The Archetypal meanings within the god Shiva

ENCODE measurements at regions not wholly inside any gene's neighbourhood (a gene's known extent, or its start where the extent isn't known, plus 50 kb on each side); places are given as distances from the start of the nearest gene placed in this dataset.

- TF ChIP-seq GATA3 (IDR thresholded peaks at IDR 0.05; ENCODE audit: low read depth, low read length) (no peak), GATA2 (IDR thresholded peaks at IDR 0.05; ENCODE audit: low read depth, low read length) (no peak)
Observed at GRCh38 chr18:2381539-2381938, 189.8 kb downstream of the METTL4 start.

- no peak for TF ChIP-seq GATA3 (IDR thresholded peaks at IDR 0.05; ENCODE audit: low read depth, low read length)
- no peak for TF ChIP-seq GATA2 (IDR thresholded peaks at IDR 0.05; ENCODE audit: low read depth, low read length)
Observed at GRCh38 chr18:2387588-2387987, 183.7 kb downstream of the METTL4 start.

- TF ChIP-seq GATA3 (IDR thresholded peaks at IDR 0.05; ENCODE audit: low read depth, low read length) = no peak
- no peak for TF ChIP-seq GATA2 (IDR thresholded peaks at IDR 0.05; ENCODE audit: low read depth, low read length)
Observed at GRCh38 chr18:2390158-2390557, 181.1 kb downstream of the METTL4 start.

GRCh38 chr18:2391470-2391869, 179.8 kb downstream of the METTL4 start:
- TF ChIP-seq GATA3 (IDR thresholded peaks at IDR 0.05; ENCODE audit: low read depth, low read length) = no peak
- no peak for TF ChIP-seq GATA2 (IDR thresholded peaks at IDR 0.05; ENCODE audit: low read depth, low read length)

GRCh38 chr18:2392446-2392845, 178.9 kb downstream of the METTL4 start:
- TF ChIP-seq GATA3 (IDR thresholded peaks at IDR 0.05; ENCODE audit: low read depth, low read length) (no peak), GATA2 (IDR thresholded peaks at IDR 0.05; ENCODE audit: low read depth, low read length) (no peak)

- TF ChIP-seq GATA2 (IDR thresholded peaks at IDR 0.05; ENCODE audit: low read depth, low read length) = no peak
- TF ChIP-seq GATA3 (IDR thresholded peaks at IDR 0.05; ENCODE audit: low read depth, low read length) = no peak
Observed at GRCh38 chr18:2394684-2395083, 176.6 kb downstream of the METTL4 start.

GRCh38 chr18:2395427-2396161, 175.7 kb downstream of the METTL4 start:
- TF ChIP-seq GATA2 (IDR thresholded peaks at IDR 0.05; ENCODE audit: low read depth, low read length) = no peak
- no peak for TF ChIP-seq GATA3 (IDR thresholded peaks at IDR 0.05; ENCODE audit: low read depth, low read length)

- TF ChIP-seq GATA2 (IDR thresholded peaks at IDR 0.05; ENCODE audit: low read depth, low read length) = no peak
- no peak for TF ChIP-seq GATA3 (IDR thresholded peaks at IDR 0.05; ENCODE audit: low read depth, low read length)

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Jung’s archetypal theory links the concept of the anima and animus, and the significance of dreams to the Hindu God-image of Shiva, where he is a personification of the Absolute in a universal and personal sense. This paradoxical, multi-faceted image serves as a grand metaphor for the realignment of the Self through a Jungian unveiling of one’s hidden, inner dynamics. "Gods are metaphors of archetypal behaviours and myths are archetypal enactments" (Samuels 27). The rebirth process is commonly bestowed within dreams because "the dream is the personal aspect of myth"(Transformations 163). Myths are Truth told in a different way through fiction, metaphor, and poetic language where the implications and suggestions go past the words, similarly to what happens in dreams. According to Joseph Campbell in Masks of Eternity the images of myth are reflections of the dormant death that lurks within humanity’s psyche due to cultures’ worldwide sharing the echo of archetypes from the collective unconscious. Jung views archetypes as an inner concept which relates the body and psyche, and instinct with image. "In psychological terms, Jung theorised the reality of a God-image as a unifying and transcendent symbol capable of drawing together heterogeneous psychic fragments or uniting polarized opposites...[it] points to a reality that transcends consciousness, is extraordinarily numinous, compels attention, attracts energy"(Samuels 61). “death… points to the profound archetypal process of transformation” (Hall 86) signifying either a drive or the happening of a “new life” “Dreams, and often outer life too, take on the flavour of a myth or a fairy tale. (Sharp 107) Personal/Self/Jung In Jungian psychology, Shiva completely represents the harmoni... ... middle of paper ... ...peace to the soul that experiences the relationship. (Bhaktivedanta 154) The face of Glory (Kirttunukha) is a special symbol of Shiva “protecting against both spiritual and physical disaster in the deepest darkest jungle of the world.” In mythic Image it tells of the legend of the “Face of Glory” where Shiva suggests to a monster that he should eat himself. The monster immediately began ”commencing with his feet and hands, continuing through his legs and arms, … ravenous and unable to stop, let his teeth go right on chopping through his belly, chest, and even his neck, until there is nothing but a face.”(Mythic Image 118) “No one who fails to worship you will ever obtain my grace.” (Mythic Image 188) In retrospect, the whole essence of Shiva is poetic for a constant rebirth and strives in order to attain a balance within one’s psyche, in order to obtain wholeness.

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